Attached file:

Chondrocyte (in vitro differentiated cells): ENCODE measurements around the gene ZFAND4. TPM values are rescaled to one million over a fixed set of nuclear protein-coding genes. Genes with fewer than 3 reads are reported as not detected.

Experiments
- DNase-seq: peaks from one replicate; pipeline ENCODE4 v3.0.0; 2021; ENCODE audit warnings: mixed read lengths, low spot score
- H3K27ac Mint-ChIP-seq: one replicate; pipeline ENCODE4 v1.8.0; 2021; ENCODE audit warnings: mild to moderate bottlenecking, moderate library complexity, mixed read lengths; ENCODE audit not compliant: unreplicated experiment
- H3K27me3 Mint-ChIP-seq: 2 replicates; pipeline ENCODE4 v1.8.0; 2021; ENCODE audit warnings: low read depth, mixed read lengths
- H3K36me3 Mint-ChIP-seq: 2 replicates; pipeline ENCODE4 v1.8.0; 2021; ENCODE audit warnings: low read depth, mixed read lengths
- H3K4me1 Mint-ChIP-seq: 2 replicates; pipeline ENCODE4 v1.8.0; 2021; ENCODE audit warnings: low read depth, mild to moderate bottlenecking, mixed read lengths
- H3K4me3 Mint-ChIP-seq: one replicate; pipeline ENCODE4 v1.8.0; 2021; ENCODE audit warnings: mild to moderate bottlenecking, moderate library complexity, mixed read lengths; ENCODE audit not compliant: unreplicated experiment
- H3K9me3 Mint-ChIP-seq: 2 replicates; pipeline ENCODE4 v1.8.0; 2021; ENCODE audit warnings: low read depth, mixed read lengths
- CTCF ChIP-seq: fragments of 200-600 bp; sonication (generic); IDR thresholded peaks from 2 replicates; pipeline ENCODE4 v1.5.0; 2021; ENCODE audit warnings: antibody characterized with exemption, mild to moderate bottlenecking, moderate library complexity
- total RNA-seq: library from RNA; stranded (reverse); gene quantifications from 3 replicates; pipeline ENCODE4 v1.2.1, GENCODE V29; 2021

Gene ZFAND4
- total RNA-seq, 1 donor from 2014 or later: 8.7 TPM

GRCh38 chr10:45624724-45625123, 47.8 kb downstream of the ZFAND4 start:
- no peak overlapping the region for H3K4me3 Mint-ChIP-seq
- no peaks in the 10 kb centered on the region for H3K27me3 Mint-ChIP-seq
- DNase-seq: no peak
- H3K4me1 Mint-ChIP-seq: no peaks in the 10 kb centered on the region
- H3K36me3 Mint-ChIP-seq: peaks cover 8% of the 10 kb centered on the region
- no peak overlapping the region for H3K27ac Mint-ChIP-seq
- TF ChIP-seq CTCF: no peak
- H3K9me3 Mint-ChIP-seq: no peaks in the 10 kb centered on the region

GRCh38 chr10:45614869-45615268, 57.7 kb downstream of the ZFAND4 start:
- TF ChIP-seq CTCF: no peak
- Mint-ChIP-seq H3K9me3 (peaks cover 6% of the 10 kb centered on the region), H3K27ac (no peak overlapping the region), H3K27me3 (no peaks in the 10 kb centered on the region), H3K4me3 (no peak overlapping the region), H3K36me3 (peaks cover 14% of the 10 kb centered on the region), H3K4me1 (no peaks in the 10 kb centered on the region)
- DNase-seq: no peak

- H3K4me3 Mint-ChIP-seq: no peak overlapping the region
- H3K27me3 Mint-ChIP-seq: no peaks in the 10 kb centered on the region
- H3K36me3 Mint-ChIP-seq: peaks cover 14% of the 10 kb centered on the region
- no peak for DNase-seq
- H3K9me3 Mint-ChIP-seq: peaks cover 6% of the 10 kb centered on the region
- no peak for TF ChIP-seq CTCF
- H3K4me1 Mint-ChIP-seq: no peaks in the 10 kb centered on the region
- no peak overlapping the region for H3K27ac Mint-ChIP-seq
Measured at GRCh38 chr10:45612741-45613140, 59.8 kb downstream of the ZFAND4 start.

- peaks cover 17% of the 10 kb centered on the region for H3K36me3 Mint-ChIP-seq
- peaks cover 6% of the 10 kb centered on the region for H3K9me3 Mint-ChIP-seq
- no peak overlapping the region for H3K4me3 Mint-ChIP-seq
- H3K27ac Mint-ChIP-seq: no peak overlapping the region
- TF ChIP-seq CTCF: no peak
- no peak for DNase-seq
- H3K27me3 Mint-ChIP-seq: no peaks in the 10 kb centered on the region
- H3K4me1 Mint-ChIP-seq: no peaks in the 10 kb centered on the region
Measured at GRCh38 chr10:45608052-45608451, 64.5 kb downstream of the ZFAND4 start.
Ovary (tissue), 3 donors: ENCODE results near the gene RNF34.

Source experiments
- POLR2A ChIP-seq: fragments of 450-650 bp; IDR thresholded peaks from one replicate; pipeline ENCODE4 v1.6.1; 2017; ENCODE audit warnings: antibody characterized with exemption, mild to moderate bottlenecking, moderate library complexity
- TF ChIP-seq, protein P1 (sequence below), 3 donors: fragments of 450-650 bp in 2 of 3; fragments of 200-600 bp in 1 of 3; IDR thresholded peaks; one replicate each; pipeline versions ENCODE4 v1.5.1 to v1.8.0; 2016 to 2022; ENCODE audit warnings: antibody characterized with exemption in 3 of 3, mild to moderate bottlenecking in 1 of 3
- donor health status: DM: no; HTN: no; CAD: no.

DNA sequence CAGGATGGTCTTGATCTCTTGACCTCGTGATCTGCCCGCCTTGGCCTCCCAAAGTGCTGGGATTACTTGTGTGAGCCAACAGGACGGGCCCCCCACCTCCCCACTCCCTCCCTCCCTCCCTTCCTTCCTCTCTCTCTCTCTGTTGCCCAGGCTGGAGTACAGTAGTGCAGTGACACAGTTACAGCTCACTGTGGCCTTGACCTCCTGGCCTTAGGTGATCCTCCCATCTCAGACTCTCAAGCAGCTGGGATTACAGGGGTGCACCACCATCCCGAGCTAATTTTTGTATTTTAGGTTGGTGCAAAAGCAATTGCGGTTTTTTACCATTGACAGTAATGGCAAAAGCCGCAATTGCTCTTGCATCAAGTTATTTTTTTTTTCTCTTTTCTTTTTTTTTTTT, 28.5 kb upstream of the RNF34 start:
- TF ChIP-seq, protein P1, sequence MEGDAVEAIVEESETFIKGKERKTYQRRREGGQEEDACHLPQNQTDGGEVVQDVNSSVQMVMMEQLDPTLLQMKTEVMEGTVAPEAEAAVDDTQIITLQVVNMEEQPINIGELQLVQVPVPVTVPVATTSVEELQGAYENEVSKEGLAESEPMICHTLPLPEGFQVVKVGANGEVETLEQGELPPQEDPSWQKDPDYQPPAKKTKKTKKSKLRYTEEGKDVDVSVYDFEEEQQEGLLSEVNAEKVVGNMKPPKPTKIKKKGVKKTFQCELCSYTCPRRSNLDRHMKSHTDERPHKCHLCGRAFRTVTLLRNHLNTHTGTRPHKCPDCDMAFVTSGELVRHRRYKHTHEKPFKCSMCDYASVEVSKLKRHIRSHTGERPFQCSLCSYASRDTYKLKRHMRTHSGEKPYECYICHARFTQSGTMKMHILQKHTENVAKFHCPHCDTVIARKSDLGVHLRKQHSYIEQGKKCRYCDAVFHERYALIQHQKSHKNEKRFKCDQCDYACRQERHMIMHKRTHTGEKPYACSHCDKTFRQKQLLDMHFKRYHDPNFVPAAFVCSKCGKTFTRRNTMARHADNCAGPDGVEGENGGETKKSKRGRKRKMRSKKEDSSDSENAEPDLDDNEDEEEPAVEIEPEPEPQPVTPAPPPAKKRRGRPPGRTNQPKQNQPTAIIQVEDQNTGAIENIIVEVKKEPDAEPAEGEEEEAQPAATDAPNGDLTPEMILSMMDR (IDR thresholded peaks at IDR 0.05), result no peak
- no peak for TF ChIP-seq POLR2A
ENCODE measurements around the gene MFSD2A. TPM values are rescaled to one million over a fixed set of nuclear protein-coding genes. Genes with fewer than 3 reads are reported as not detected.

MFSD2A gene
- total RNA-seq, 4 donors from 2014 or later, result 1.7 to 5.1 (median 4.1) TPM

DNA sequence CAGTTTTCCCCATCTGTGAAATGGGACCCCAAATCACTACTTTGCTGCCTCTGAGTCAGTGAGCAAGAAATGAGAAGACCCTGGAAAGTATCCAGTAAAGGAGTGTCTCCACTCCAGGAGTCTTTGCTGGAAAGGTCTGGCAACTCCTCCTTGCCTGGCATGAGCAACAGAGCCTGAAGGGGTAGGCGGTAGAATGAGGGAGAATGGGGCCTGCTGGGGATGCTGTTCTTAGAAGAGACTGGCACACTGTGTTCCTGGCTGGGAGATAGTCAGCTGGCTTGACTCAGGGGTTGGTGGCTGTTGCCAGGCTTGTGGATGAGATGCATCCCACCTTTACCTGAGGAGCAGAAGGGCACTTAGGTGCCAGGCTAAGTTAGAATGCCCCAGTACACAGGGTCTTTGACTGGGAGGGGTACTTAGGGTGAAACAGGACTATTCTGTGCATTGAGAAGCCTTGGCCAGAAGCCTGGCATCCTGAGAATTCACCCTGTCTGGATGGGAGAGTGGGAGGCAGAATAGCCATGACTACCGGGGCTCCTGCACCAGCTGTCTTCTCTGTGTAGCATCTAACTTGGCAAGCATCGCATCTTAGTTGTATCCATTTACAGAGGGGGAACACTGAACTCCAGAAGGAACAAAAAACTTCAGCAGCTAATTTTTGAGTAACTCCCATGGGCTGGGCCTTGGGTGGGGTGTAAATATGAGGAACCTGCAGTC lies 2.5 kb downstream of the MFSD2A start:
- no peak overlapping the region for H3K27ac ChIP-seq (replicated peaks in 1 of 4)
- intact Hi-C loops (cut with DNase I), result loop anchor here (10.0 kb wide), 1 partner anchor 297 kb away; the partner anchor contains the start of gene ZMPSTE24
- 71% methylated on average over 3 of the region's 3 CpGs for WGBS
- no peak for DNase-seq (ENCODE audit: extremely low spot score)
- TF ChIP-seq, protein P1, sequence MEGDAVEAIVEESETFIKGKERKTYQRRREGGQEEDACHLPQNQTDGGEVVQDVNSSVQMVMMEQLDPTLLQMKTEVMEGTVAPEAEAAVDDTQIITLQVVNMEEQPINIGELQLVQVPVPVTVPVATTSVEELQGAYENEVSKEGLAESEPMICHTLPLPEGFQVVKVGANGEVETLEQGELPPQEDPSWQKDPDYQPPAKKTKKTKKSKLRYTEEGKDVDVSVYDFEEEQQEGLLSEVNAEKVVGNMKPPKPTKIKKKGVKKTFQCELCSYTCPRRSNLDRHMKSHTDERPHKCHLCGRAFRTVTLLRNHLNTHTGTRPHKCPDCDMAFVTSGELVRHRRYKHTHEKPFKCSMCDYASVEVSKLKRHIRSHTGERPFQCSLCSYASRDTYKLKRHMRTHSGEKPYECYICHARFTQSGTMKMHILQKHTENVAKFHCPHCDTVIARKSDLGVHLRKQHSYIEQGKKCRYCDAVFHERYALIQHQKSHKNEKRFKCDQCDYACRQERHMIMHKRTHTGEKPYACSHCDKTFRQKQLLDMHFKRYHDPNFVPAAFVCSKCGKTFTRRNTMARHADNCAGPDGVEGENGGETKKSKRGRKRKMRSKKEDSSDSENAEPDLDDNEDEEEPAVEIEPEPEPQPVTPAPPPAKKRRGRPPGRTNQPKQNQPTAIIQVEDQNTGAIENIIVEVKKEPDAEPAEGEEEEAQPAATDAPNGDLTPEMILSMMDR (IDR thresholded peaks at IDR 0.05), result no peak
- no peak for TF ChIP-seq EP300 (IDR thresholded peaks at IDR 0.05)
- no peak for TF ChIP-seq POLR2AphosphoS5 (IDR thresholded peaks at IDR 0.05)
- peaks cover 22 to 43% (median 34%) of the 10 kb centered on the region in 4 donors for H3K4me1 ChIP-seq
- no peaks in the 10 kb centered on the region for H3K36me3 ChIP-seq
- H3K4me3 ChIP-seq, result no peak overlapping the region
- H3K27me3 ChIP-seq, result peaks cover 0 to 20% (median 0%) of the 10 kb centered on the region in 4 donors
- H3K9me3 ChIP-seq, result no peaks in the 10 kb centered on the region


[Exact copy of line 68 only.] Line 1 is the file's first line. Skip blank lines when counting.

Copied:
- H3K9me3 ChIP-seq, result no peaks in the 10 kb centered on the region